Is depression normal when you are seriously ill?
The short answer is no. Depression is never normal, regardless of the state of your health. People who have a serious illness will likely have occasional sadness, insomnia, hopelessness or just a down day-but feeling this way over weeks and months should not be thought of as just another side-effect of a serious illness.
If you (or someone you love) are living with a serious illness, and you feel you are depressed, talk to your doctor about it. You may be unaware of how much it is affecting your quality of life. In most cases depression can be treated.
There is alot of research on depression and serious illness-and there is definitely a connection between the two. Studies have shown that people living with illnesses such as cancer, heart disease, Parkinson’s disease, multiple sclerosis and diabetes are more likely to experience depression. Depression is also quite common after having a stroke.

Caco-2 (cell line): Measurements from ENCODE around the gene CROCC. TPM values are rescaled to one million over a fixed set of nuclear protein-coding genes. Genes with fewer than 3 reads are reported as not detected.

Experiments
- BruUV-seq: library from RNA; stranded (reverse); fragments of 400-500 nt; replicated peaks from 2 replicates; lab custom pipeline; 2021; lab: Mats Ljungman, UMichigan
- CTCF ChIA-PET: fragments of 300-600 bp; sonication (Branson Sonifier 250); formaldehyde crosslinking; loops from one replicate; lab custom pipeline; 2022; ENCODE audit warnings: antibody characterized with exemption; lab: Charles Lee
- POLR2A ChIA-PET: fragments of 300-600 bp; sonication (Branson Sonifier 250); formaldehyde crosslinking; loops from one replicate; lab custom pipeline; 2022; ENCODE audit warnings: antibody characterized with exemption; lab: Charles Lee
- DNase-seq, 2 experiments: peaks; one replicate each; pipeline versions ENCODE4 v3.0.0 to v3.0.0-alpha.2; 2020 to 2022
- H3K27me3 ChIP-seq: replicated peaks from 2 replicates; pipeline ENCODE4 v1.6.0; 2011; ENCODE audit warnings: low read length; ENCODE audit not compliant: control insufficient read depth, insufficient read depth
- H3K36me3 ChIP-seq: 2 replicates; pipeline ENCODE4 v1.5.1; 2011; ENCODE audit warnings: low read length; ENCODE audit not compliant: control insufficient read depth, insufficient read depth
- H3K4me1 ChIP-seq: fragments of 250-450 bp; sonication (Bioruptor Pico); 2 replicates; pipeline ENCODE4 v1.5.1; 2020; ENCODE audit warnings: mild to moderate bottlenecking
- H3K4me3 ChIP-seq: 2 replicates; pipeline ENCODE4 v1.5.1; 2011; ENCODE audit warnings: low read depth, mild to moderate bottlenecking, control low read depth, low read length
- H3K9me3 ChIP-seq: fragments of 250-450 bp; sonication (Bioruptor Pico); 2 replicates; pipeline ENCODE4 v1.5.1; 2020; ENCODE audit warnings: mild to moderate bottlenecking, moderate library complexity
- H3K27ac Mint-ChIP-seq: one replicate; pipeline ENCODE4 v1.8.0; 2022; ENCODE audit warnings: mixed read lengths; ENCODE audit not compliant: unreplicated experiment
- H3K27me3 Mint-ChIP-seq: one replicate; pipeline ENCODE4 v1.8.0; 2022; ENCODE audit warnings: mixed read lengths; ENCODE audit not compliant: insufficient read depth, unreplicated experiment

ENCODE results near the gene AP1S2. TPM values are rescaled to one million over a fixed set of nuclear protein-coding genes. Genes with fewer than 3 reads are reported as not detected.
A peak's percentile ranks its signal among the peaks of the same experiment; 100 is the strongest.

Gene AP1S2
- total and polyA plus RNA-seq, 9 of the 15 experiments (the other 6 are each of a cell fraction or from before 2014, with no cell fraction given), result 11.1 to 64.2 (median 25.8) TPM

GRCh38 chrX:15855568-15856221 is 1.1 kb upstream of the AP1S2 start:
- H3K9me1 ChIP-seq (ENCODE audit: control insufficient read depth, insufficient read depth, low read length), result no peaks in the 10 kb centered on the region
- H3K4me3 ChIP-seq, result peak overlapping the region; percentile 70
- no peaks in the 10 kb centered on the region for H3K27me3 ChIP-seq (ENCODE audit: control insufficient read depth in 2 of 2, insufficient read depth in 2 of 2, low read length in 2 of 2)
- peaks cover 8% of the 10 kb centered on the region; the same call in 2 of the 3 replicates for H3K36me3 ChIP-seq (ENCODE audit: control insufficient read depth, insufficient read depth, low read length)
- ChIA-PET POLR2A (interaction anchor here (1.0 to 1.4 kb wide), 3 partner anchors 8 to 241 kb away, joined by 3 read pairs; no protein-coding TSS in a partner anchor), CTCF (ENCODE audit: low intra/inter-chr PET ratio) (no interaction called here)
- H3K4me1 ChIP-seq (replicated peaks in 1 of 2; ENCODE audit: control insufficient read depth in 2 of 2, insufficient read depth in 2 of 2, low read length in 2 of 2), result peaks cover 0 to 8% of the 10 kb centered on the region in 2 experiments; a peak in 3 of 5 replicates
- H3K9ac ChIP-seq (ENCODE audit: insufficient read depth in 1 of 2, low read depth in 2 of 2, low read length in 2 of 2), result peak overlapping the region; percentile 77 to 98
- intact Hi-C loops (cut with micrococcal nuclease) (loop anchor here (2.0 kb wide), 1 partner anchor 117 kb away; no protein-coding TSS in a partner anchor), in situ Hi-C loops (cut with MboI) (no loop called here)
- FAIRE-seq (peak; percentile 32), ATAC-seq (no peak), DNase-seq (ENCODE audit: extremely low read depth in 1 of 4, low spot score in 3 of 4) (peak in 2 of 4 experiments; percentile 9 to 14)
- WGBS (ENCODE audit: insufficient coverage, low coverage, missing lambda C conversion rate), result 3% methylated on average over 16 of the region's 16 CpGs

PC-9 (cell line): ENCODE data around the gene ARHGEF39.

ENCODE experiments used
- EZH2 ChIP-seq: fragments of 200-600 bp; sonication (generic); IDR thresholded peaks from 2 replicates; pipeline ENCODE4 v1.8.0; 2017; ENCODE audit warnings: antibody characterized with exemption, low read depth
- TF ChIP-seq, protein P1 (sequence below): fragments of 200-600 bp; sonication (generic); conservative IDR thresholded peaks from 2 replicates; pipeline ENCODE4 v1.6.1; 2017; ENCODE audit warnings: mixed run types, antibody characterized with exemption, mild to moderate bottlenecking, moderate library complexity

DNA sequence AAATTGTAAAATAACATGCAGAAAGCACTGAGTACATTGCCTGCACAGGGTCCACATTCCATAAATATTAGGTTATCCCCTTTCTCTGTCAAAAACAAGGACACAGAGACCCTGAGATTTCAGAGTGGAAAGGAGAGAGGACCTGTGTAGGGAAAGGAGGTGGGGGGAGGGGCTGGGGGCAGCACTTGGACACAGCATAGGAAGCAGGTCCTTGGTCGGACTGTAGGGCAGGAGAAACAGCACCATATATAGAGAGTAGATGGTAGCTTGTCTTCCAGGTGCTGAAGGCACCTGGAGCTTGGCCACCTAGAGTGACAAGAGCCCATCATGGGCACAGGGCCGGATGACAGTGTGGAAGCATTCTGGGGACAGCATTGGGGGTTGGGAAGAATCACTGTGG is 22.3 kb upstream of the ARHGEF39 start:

People with depression are also more likely to have a serious illness. It is easy to see how this can happen. People suffering from an illness that limits their ability to walk, work or engage in activities they enjoy are more likely to be depressed. In turn, their depression and inactivity puts them at risk for a worse state of health.
Even if your doctor hasn’t noticed that you seem depressed, let him or her know how you feel. Your doctor may not have the expertise to treat you, but can certainly refer you to someone who does.
What you should remember about depression and serious illness:
- It is common-you are not alone
- It is often unrecognized and under-diagnosed
- It can generally be treated with psychotherapy and/or antidepressants
- Getting treatment for depression can reduce your pain and fatigue and improve your quality of life
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